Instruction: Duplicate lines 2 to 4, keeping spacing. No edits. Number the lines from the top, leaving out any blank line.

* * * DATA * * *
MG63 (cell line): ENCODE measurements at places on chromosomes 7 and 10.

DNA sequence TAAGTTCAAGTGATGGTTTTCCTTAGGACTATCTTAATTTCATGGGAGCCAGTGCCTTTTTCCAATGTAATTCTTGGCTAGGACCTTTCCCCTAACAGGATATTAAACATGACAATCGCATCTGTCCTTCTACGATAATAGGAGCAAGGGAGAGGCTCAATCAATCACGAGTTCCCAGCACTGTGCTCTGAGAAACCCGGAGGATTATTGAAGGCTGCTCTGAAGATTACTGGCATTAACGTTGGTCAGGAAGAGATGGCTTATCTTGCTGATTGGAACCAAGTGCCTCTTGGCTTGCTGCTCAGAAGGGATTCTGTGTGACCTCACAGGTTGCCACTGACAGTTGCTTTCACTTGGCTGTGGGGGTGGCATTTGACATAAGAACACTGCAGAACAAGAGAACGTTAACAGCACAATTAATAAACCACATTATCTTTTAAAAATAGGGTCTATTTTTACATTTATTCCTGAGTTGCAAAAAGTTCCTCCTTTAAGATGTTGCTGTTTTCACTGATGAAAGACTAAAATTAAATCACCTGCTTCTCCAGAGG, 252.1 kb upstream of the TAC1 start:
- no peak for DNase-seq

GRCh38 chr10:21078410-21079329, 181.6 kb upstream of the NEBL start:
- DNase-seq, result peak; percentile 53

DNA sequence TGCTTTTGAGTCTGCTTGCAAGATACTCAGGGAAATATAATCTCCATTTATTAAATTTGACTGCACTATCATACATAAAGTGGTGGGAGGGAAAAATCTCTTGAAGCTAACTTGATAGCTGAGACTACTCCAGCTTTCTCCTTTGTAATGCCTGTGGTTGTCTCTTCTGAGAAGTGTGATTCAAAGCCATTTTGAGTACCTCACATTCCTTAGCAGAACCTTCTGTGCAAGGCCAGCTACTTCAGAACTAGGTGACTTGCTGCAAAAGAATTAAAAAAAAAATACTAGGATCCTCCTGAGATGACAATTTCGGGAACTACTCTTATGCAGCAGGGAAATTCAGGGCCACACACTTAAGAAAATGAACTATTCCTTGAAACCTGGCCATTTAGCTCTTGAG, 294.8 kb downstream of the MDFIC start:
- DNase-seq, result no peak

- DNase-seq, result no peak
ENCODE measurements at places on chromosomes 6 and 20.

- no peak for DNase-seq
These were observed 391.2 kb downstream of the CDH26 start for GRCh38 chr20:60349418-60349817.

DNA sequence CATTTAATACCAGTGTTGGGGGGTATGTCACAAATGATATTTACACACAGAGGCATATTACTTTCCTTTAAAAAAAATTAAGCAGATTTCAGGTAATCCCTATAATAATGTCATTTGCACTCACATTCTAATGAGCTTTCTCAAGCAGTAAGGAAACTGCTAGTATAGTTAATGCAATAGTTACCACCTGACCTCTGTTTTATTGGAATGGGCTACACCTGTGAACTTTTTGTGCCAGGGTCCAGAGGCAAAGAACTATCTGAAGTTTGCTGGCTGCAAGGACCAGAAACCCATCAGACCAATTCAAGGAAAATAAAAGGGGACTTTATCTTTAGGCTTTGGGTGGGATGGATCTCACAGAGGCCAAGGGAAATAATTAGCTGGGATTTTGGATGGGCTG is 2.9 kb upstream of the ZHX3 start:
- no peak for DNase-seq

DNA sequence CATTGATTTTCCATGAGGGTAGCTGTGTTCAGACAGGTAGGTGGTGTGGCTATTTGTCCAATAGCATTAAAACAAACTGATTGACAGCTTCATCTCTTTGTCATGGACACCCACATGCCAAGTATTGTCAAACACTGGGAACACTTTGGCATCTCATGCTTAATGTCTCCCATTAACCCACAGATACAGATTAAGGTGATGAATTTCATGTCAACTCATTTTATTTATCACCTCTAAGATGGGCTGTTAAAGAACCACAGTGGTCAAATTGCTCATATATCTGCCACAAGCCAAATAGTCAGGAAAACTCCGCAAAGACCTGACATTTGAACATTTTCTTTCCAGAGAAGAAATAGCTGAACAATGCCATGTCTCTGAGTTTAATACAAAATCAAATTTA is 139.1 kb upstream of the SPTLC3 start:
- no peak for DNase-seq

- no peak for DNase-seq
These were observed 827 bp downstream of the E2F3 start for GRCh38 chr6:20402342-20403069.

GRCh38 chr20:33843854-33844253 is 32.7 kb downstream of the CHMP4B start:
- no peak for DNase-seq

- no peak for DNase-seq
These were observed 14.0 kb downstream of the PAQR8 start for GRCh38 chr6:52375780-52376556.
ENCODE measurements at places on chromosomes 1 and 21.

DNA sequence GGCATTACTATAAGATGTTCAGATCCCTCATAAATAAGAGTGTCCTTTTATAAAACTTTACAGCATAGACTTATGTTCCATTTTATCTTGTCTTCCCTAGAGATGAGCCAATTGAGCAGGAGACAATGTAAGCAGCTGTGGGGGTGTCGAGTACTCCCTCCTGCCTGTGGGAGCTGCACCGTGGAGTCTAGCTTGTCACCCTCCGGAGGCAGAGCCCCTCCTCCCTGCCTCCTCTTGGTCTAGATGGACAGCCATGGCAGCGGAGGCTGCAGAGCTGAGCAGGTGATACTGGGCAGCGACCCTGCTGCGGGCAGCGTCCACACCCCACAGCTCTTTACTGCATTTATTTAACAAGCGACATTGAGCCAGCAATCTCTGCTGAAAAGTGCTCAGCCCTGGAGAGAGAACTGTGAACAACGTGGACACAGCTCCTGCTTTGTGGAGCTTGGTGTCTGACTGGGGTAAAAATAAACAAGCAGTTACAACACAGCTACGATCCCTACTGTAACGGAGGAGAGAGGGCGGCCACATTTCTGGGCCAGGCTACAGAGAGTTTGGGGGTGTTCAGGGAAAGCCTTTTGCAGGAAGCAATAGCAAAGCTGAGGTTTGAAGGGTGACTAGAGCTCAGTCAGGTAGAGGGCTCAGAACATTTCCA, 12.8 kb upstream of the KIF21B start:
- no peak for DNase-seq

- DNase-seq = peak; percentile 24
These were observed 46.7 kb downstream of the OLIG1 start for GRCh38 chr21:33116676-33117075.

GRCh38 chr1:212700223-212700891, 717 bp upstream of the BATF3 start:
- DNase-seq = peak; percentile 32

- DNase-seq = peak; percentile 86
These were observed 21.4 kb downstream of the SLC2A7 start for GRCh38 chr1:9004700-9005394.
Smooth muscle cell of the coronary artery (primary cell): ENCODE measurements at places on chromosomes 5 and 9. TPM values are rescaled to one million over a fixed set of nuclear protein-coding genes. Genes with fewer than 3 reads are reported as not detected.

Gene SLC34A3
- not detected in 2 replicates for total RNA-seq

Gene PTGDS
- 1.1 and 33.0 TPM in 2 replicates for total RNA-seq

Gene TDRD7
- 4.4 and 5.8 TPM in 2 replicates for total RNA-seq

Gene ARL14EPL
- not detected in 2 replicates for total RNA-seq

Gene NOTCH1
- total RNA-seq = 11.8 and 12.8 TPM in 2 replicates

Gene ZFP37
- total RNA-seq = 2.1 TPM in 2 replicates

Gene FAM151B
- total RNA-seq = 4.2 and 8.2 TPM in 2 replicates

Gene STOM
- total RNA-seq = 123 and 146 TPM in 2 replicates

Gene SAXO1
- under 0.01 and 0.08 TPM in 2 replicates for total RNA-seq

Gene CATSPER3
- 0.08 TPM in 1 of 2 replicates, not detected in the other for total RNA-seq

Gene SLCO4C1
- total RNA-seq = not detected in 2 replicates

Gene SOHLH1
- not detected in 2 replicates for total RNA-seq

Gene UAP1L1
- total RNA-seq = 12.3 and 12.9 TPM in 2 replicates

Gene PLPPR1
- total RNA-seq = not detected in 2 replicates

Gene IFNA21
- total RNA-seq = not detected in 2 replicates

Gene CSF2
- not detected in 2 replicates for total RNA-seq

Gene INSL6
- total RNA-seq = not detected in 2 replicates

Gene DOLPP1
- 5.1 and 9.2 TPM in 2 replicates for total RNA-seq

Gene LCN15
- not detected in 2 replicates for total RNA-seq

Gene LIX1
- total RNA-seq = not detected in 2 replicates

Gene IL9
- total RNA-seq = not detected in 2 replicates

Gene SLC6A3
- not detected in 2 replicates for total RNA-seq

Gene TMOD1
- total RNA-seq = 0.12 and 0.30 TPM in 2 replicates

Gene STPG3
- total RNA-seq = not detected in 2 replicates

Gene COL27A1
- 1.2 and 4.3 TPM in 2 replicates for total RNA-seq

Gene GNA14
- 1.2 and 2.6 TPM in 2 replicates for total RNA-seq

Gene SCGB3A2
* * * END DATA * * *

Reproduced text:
DNA sequence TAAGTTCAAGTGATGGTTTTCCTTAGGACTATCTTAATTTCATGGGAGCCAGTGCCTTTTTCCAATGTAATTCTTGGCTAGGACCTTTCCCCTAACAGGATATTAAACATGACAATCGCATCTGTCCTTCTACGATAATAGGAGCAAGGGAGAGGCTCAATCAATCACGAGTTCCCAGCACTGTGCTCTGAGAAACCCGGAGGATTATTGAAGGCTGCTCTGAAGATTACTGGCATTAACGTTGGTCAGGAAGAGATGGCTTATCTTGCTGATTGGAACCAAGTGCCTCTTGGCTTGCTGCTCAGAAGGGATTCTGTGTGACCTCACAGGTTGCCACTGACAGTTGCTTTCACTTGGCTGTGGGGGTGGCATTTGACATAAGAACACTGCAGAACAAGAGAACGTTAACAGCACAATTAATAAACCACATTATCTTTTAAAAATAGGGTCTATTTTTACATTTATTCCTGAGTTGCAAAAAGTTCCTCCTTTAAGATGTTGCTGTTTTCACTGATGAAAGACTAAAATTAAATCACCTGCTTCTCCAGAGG, 252.1 kb upstream of the TAC1 start:
- no peak for DNase-seq

GRCh38 chr10:21078410-21079329, 181.6 kb upstream of the NEBL start: